Category Archives: Chicken inbreeding

INBREEDING IN POULTRY FARMING

This is basically a process by which new poultry offspring or chicks are born or produced by closely related parents or offspring. A farmer may for example set a “brother” against “sister” or “father” against “daughter” in the flock. While this may be a good option when a farmer is looking for certain desirable straits to maintain in the flock, it may be counterproductive when certain bad genes currently existing in a given flock are passed on to another generation.

This normally happens when a farmer allows inbreeding to happen several times before stopping. While it is not wrong to retain certain traits in a bird through inbreeding like a bird with a good laying ability, a cock that is very aggressive in protecting hens and young ones or chicken with a good feed to meet conversion rate, this should be done sparingly to avoid stopping only after the bad effects of inbreeding start showing.

Nearly all inbred lines generated by full siblingmating in chicken fail after just three full sibling matings. Once the inbreeding coefficient goes over this threshold, the lines tend to fail to reproduce one male and one female to continue the line.So inbreeding in chickens is not a very good thing to do a lot of.

The reason people like to line breed (the interbreeding of chicken within a particular line or descent usually to continue or perpetuate desirable characters) is that it is the fastest way to select for a type that is caused by a complex interaction of genes. If you have a superior animal the fastest way to increase the frequency of the superior genes in your line is to line breed.

Line breeding is just when you take the superior parent (hen or rooster) and cross the progeny back to the parent (father to daughter or mother to son). You then take the superior parent and again cross it to its new offspring from the inbred mating. You repeat this until infertility becomes a problem or the parent dies.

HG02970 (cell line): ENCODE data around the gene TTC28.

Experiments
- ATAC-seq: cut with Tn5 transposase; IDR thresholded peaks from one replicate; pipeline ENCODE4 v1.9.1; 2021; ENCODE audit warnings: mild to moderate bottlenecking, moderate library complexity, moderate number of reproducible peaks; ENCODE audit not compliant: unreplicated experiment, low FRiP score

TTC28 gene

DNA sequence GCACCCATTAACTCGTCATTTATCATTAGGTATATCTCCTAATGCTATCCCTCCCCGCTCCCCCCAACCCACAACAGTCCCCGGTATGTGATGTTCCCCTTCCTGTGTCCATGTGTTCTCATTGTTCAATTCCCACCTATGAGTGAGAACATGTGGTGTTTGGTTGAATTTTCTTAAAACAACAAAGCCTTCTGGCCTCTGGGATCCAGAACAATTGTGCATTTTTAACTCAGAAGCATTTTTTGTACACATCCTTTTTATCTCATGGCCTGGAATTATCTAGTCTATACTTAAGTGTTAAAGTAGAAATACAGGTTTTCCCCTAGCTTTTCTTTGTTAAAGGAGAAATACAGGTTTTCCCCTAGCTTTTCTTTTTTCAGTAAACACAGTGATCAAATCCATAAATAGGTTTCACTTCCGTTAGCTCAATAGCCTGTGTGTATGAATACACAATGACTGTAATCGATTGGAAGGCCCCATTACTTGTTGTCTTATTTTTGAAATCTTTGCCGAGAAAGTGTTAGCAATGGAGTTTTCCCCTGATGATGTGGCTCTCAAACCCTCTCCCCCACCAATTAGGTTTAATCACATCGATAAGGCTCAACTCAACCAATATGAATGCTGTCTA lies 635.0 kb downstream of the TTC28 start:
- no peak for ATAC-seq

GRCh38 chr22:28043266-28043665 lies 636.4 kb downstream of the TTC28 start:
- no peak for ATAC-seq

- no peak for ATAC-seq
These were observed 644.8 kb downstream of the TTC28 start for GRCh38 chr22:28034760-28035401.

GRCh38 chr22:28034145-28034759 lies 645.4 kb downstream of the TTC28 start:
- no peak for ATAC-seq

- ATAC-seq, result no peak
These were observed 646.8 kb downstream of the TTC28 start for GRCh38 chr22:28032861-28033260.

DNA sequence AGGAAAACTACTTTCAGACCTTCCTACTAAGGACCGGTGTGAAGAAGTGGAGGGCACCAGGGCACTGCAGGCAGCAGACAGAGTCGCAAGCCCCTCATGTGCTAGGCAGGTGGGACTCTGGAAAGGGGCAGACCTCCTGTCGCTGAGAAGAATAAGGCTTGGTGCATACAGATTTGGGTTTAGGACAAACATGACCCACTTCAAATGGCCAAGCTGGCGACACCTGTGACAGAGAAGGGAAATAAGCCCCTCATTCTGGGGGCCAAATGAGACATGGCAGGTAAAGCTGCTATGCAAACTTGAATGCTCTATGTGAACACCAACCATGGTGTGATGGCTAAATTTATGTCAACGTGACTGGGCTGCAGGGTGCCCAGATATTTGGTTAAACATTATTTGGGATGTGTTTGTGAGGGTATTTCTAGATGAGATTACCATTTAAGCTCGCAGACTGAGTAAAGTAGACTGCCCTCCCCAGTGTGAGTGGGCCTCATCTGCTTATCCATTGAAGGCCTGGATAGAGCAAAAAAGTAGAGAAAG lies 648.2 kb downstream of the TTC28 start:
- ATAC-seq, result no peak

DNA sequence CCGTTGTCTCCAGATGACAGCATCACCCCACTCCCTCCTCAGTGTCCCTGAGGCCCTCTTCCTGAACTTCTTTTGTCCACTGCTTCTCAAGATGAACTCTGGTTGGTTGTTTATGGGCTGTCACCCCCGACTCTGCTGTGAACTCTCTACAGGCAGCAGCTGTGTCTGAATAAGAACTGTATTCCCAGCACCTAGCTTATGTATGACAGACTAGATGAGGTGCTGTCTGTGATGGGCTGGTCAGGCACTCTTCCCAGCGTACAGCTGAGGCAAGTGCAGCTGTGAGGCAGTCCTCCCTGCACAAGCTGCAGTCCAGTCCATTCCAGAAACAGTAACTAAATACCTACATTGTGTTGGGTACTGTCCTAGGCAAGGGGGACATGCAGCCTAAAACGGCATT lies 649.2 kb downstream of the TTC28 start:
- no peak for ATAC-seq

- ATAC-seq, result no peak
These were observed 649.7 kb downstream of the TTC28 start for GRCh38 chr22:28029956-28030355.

You can select other progeny that presumably will be better than average for your flock to breed in non-inbred matings or to other close relatives to try and set the good traits in your line.

Line breeding can produce very rapid gains in the quality of your line for certain traits, but nearly always results in a degeneration of the reproductive capacity of your line and you end up outcrossing and starting over. Outcrossing is the introduction of an outside breed in the flock to break the cycle of inbreeding.  Line breeding for a few generations can give you some outstanding birds at a higher frequency than you would get by not inbreeding. But eventually this has very undesirable consequences. This is why commercial breeding companies try to avoid inbreeding and concentrate on improving the whole population. The gains are not as dramatic, but they do not fall in the trap of the adverse effects.

The best advice is that if you inbreed always use a superior animal for the mating. If you do not you are just increasing the bad genes in your line.

Any mating between related individuals is inbreeding.  Line breeding and full sib mating cause the same amount of inbreeding for the first two inbred generations.  Theoretically line breeding and full sib matings should have the same detrimental results for the first two inbred generations.  Full-sib mating would be more detrimental for the 3rd and subsequent inbred generations.

 

The difference is that all the inbreeding comes from the superior parent in line breeding, but half the inbreeding comes from the inferior parent in full-sib matings.  This is why it is recommended that inbred matings involving only birds that you think are good enough to warrant it.

Effects of Inbreeding

  • Hatch rates begin to decline. A bird that lays 300 eggs through to its adult life slowly starts decreasing its hatching rate to even 170 or 100.

 

  • Deformation: birth deformities begin to occur in the birds especially if this has been done several times.

 

  • Higher percentage of failed eggs in the incubator.

 

  • Chicks that are lucky enough to hatch are very weak and their survival rate is very low.

 

  • The quality and palatability of the meat of the inbred chicken also slowly declines and eating such birds may have some bad after tastes or are just not tasty as the pedigree offspring.

 

The best thing to do to avoid the adverse effects of inbreeding is to run two roosters; one who is the best from your flock and one from an outside bloodline. This is called out crossing and the mix of genes this provides is sufficient to prevent genetic defects.

 

So you can do it sparingly if you must maintain certain superior characteristics in your flock but do not overdo it. Outcross Instead!

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